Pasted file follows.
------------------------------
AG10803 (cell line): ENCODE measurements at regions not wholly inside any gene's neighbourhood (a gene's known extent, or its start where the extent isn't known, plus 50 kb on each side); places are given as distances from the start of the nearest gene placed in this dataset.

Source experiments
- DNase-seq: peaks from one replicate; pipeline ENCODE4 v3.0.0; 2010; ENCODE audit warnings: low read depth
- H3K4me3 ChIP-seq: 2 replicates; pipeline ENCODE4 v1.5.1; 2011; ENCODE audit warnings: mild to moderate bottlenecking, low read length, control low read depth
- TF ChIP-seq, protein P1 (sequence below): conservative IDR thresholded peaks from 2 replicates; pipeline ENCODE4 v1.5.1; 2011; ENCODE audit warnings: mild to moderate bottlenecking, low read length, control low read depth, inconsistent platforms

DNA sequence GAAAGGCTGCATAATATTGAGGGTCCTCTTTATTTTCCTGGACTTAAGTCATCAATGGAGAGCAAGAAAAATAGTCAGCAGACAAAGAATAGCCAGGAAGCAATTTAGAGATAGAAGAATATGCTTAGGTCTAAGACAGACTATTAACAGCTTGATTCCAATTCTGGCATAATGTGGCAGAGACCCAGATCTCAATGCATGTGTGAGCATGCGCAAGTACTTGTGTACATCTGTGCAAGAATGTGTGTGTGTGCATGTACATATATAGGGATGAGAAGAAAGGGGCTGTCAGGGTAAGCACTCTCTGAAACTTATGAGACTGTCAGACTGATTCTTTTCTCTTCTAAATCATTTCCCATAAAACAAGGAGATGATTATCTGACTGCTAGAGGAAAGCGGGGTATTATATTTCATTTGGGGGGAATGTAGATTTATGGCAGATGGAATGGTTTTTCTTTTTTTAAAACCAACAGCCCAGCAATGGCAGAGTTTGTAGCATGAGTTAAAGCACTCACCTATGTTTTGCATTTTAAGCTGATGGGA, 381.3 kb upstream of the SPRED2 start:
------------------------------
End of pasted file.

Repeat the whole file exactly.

AG10803 (cell line): ENCODE measurements at regions not wholly inside any gene's neighbourhood (a gene's known extent, or its start where the extent isn't known, plus 50 kb on each side); places are given as distances from the start of the nearest gene placed in this dataset.

Source experiments
- DNase-seq: peaks from one replicate; pipeline ENCODE4 v3.0.0; 2010; ENCODE audit warnings: low read depth
- H3K4me3 ChIP-seq: 2 replicates; pipeline ENCODE4 v1.5.1; 2011; ENCODE audit warnings: mild to moderate bottlenecking, low read length, control low read depth
- TF ChIP-seq, protein P1 (sequence below): conservative IDR thresholded peaks from 2 replicates; pipeline ENCODE4 v1.5.1; 2011; ENCODE audit warnings: mild to moderate bottlenecking, low read length, control low read depth, inconsistent platforms

DNA sequence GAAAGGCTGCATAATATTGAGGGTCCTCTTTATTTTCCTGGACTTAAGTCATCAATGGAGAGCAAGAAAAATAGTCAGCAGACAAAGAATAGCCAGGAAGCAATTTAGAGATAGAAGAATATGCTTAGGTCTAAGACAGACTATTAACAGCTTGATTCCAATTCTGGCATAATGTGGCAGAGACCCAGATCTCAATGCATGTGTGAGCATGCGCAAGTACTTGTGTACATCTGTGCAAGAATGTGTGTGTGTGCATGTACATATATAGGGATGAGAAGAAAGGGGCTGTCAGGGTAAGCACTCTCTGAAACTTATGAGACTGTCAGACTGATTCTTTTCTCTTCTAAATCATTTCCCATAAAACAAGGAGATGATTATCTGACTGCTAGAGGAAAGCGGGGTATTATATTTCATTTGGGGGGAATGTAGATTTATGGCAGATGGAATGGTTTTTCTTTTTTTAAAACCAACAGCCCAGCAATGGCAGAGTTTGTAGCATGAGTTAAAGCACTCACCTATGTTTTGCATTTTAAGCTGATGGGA, 381.3 kb upstream of the SPRED2 start: